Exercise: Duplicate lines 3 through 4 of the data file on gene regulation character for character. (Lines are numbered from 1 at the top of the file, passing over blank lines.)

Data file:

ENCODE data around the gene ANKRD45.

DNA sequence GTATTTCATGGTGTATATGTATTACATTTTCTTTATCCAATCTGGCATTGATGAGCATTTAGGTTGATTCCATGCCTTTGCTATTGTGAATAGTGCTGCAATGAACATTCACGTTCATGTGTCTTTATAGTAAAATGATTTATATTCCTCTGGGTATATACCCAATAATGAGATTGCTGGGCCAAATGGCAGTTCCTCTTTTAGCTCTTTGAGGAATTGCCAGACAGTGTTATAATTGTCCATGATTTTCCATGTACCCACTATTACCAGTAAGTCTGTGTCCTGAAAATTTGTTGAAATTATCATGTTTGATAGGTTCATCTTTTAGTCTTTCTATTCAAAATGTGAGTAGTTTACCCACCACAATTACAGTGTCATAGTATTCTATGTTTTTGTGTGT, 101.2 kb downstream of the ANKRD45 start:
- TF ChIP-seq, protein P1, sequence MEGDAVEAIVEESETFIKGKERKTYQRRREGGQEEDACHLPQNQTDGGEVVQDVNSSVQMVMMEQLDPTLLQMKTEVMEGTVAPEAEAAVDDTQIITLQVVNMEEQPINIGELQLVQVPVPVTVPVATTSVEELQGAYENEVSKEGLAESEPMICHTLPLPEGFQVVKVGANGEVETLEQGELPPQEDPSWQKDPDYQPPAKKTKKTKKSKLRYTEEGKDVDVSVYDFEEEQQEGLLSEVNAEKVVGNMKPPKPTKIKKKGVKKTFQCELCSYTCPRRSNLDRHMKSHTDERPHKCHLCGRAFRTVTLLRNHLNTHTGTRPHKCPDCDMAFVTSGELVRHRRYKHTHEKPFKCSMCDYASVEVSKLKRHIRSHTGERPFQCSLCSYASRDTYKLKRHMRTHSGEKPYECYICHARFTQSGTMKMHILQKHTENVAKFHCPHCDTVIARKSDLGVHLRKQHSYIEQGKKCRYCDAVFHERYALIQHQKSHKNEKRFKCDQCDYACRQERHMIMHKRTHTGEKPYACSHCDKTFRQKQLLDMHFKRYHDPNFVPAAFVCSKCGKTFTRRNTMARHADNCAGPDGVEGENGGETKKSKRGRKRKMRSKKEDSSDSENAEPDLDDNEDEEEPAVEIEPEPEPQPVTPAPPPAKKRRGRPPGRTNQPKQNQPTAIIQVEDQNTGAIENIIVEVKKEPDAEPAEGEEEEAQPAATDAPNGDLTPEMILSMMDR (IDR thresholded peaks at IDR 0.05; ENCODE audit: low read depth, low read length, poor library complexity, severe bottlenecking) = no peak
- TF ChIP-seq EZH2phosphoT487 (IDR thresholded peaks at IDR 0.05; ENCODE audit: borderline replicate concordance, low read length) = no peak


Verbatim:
- TF ChIP-seq, protein P1, sequence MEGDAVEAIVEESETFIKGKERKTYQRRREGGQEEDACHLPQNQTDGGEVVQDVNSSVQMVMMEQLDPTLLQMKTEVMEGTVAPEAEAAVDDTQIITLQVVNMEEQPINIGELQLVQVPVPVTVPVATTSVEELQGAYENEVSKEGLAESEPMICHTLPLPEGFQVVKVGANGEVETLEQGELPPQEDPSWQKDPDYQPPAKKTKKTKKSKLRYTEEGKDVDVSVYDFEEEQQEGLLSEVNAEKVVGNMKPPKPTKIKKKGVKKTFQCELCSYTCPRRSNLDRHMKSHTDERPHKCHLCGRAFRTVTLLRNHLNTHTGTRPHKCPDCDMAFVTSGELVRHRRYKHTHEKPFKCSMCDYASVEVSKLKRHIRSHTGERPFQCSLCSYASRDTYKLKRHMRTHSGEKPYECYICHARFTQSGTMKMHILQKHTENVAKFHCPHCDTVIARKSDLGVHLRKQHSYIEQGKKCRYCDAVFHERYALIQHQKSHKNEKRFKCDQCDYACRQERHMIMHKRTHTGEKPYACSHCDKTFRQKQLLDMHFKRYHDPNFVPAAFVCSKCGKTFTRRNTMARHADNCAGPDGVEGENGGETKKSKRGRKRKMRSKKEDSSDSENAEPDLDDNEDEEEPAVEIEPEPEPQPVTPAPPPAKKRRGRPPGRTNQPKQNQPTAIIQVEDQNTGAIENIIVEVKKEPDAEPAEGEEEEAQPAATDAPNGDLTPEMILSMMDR (IDR thresholded peaks at IDR 0.05; ENCODE audit: low read depth, low read length, poor library complexity, severe bottlenecking) = no peak
- TF ChIP-seq EZH2phosphoT487 (IDR thresholded peaks at IDR 0.05; ENCODE audit: borderline replicate concordance, low read length) = no peak